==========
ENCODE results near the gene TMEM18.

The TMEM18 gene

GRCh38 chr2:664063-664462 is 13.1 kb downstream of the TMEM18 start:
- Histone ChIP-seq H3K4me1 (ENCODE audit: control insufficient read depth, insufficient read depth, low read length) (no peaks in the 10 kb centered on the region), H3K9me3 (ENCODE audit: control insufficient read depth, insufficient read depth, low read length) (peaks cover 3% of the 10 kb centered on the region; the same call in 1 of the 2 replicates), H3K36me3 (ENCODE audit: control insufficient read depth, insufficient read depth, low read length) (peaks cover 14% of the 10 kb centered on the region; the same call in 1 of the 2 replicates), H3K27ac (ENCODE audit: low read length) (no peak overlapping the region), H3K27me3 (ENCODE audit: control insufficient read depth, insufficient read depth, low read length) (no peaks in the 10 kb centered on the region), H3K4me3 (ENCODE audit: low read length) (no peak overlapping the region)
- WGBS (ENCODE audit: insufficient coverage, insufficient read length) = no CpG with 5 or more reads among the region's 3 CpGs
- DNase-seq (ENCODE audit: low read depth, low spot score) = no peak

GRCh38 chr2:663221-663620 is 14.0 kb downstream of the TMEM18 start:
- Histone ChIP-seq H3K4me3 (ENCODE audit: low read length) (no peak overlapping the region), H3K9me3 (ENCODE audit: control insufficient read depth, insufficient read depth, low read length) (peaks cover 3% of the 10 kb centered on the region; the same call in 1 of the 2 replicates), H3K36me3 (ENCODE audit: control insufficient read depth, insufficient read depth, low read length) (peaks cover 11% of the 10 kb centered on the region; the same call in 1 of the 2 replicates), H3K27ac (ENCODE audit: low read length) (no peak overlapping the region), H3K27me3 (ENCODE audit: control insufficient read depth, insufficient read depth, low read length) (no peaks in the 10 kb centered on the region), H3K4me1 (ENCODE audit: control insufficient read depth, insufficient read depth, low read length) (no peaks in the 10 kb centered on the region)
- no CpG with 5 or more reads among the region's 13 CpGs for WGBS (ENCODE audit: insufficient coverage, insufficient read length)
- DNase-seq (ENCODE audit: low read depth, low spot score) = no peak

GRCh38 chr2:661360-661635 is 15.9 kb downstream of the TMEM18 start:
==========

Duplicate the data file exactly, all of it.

ENCODE results near the gene TMEM18.

The TMEM18 gene

GRCh38 chr2:664063-664462 is 13.1 kb downstream of the TMEM18 start:
- Histone ChIP-seq H3K4me1 (ENCODE audit: control insufficient read depth, insufficient read depth, low read length) (no peaks in the 10 kb centered on the region), H3K9me3 (ENCODE audit: control insufficient read depth, insufficient read depth, low read length) (peaks cover 3% of the 10 kb centered on the region; the same call in 1 of the 2 replicates), H3K36me3 (ENCODE audit: control insufficient read depth, insufficient read depth, low read length) (peaks cover 14% of the 10 kb centered on the region; the same call in 1 of the 2 replicates), H3K27ac (ENCODE audit: low read length) (no peak overlapping the region), H3K27me3 (ENCODE audit: control insufficient read depth, insufficient read depth, low read length) (no peaks in the 10 kb centered on the region), H3K4me3 (ENCODE audit: low read length) (no peak overlapping the region)
- WGBS (ENCODE audit: insufficient coverage, insufficient read length) = no CpG with 5 or more reads among the region's 3 CpGs
- DNase-seq (ENCODE audit: low read depth, low spot score) = no peak

GRCh38 chr2:663221-663620 is 14.0 kb downstream of the TMEM18 start:
- Histone ChIP-seq H3K4me3 (ENCODE audit: low read length) (no peak overlapping the region), H3K9me3 (ENCODE audit: control insufficient read depth, insufficient read depth, low read length) (peaks cover 3% of the 10 kb centered on the region; the same call in 1 of the 2 replicates), H3K36me3 (ENCODE audit: control insufficient read depth, insufficient read depth, low read length) (peaks cover 11% of the 10 kb centered on the region; the same call in 1 of the 2 replicates), H3K27ac (ENCODE audit: low read length) (no peak overlapping the region), H3K27me3 (ENCODE audit: control insufficient read depth, insufficient read depth, low read length) (no peaks in the 10 kb centered on the region), H3K4me1 (ENCODE audit: control insufficient read depth, insufficient read depth, low read length) (no peaks in the 10 kb centered on the region)
- no CpG with 5 or more reads among the region's 13 CpGs for WGBS (ENCODE audit: insufficient coverage, insufficient read length)
- DNase-seq (ENCODE audit: low read depth, low spot score) = no peak

GRCh38 chr2:661360-661635 is 15.9 kb downstream of the TMEM18 start: